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Activity: Current Observation Methods

NGSS Science and Engineering Practices:

NGSS Crosscutting Concepts:

Materials for Part A

  • Graph paper
  • Pencil

Materials for Part B

  • Plaster of Paris
  • Mixing bowl
  • Safety goggles
  • Dust mask
  • Dishwashing or exam gloves
  • Water
  • Spoon
  • Ice cube trays
  • Marine epoxy
  • Plastic tray (approx. 10 cm x 10 cm., size will depend on size of weights)
  • Nail and hammer
  • Dive weights (or other dense, flat, waterproof objects, like bricks)
  • Zip ties or line to tie weights to plastic backing
  • Scale
  • Table 3.3
  • Paper towels
  • Watch to keep time

Materials for Part C

  • Stopwatch
  • Data sheet
  • Current meter
  • Plant material
  • Transect tape (or other method of measuring long distances)


Safety Note: Be mindful of the risks of drowning when working near bodies of water. Follow all posted safety signs and check local ocean and weather conditions.


Safety Note: Plaster of Paris will become hot when mixed with water. Supervise mixing and handling of plaster to prevent burns. No bare skin should contact the newly mixed plaster. Wear eye protector, gloves, and a dust mask while handling plaster powder and marine epoxy. Work in well-ventilated areas when using epoxy.


Safety Note: Epoxy should only be used in a well-ventilated area.

A. Design your study protocol.

  1. If possible, visit the location of your water current research. Make observations about local wind patterns, tides, waves, weather trends, and coastal features. If you cannot visit your study site in advance, obtain this information from your instructor.
  2. Draw a map of your study site using graph paper and label key geographical features.
  3. Hypothesize where you will find the lowest water flow. Mark this location on your map.
  4. Where do you hypothesize that you will find the highest water flow? Mark this location on your map.

Clod cards are a simple way of measuring relative water flow by using blocks of plaster of Paris. As water flows over the blocks, they dissolve. The faster the flow, the more they dissolve, a process called dissolution. To compare the rates of water flow among different locations, scientists measure the amount of dissolution over time. If clod cards from one area weigh less than the cards from other areas after a certain amount of time, then that area has the higher rate of water flow.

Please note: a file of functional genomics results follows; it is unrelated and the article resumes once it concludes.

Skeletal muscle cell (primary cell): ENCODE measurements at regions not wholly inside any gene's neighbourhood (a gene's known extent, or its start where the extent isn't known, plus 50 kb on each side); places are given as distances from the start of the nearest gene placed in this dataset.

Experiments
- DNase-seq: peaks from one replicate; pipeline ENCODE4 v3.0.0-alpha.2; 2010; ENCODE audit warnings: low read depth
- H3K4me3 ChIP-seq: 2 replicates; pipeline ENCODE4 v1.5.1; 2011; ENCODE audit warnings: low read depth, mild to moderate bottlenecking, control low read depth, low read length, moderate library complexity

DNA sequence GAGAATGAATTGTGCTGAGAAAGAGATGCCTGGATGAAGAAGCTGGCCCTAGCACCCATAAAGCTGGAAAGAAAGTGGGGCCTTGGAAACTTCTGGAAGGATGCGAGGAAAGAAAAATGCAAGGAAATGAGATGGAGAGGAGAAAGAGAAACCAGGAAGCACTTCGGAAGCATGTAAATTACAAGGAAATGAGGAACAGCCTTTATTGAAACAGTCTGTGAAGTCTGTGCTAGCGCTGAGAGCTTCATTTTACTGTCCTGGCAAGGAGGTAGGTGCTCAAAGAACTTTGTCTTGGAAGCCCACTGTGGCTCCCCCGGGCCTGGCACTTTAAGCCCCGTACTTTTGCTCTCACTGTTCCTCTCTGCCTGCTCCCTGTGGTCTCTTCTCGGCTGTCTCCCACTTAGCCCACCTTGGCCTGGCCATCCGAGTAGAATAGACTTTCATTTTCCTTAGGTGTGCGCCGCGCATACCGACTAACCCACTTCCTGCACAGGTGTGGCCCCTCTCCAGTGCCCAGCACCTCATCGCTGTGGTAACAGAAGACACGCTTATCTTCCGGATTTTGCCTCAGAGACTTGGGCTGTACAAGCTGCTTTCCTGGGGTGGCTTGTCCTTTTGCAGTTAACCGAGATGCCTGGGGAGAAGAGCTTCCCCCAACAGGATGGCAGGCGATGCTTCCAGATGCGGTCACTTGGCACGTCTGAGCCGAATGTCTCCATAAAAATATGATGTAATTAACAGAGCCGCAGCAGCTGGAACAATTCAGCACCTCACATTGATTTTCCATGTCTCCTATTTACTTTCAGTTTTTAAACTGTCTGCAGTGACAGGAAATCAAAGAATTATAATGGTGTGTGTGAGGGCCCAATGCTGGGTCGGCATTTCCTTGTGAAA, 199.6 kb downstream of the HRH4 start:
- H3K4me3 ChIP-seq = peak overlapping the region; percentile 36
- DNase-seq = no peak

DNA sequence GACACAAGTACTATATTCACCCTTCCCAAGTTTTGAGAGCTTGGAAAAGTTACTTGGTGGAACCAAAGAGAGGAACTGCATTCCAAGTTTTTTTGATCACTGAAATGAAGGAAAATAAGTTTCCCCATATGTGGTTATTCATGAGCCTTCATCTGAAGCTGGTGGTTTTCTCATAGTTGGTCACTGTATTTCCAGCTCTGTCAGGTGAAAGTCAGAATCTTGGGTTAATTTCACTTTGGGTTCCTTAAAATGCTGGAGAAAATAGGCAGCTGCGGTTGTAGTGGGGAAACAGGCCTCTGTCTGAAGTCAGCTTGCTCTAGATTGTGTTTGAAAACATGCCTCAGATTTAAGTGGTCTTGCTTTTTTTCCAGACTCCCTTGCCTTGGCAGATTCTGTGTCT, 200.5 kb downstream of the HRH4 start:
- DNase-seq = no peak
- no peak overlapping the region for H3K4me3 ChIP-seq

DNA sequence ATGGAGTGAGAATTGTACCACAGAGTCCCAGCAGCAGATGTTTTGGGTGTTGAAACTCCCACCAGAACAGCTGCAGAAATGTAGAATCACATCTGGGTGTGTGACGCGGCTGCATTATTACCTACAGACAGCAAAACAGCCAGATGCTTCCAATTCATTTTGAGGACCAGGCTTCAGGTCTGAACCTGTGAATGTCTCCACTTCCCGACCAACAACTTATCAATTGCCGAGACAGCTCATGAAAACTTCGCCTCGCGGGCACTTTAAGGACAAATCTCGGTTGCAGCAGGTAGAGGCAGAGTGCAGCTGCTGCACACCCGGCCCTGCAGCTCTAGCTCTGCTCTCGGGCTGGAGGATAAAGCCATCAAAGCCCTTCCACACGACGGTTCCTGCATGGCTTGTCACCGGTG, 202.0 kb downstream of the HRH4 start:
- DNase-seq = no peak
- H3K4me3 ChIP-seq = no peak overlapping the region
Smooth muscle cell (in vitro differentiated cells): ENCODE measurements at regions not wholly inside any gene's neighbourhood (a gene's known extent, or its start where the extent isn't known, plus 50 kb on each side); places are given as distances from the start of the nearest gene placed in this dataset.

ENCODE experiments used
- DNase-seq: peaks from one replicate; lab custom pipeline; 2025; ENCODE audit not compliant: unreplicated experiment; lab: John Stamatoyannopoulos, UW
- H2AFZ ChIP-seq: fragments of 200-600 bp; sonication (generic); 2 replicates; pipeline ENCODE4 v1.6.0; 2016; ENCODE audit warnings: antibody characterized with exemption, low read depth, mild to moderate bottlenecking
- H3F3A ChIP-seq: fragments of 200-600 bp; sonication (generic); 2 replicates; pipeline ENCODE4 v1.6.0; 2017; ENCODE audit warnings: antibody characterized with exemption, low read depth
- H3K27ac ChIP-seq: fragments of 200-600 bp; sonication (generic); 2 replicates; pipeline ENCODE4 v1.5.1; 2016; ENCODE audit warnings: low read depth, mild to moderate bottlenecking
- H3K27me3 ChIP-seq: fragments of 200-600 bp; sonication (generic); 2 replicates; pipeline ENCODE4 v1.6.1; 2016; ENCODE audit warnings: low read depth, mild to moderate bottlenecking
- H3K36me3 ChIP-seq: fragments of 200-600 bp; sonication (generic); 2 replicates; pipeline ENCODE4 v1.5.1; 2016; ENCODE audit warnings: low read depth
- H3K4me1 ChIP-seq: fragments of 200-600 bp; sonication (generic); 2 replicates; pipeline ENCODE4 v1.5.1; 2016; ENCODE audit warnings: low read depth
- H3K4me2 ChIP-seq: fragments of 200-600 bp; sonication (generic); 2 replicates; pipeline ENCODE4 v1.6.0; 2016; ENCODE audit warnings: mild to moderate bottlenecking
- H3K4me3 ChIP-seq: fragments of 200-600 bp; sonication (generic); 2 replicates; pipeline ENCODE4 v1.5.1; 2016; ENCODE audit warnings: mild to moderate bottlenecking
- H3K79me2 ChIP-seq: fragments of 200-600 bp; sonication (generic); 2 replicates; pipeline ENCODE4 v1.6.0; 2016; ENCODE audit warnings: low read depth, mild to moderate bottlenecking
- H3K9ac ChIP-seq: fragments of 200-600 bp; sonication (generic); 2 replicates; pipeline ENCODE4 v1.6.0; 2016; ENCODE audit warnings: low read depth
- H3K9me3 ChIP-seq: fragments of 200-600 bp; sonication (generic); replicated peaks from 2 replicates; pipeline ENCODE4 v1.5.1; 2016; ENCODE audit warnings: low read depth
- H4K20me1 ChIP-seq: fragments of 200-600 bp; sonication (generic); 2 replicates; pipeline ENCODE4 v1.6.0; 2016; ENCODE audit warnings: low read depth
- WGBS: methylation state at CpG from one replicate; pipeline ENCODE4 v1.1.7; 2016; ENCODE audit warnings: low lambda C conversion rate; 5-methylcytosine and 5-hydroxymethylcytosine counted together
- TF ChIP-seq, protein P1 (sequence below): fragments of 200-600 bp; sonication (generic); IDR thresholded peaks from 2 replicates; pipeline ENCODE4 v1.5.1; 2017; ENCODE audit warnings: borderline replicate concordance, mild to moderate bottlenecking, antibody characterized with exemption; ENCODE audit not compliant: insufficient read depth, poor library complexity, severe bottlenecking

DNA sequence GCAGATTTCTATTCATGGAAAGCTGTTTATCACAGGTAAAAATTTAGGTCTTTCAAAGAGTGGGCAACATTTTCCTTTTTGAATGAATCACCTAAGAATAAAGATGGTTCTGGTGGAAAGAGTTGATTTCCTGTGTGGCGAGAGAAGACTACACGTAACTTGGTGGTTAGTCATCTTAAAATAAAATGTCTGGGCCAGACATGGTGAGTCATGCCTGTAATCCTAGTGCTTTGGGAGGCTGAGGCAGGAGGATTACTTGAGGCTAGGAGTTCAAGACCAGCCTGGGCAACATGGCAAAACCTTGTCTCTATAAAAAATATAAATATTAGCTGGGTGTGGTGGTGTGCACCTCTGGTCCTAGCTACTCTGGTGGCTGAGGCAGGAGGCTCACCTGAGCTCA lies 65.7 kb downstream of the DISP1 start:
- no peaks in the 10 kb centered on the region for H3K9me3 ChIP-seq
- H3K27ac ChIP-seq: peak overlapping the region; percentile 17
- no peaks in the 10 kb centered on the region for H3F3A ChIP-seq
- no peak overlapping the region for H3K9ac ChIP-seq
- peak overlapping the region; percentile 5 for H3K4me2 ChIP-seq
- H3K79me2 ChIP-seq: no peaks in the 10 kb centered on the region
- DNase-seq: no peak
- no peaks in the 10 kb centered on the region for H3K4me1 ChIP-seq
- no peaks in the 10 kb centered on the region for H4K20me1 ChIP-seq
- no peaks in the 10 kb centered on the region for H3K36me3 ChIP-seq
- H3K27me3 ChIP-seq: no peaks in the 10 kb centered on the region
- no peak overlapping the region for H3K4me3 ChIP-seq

1. Design an experiment with the goal of determining where the water current is highest and lowest at your study site. Determine
    1. the number of clod cards needed (consider the importance of replication),
    2. where to place clod cards (e.g., 3 in slow area, 3 in fast area), and
    3. other environmental factors to take into account (e.g., tides and waves).
  2. Determine the amount of time clod cards will be deployed. In slow moving water, it may take days to start noticing dissolution. In fast moving water, the cards may dissolve in hours. It is generally best to leave clod cards in place at least two hours.

B. Make and deploy clod cards.

  1. Mix Plaster of Paris and water in a bowl until smooth. Make enough plaster to make the number of clod cards you will need according to your study protocol.
  2. Pour the plaster slurry into ice cube trays. Do not overfill the trays. Gently shake the trays side-to-side to release any air bubbles from the slurry.
  3. Allow the plaster to dry for at least two days before removing the clod cards from the tray (Fig. 3.17 A).

<p><strong>Fig. 3.17.</strong> (<strong>A</strong>) Clod cards removed from their ice cube tray mold</p><br />
<p><strong>Fig. 3.17.</strong>&nbsp;(<strong>B</strong>) Clod card attached to a plastic tray using epoxy adhesive. Note the four holes in the tray for securing a weight.</p><br />

  1. Punch holes in your plastic tray using a nail (Fig. 3.17 B). These holes will be used to attach the plastic tray to the weight. They should be large enough for a zip-tie to go through. The location of the holes will depend on the size of your weight.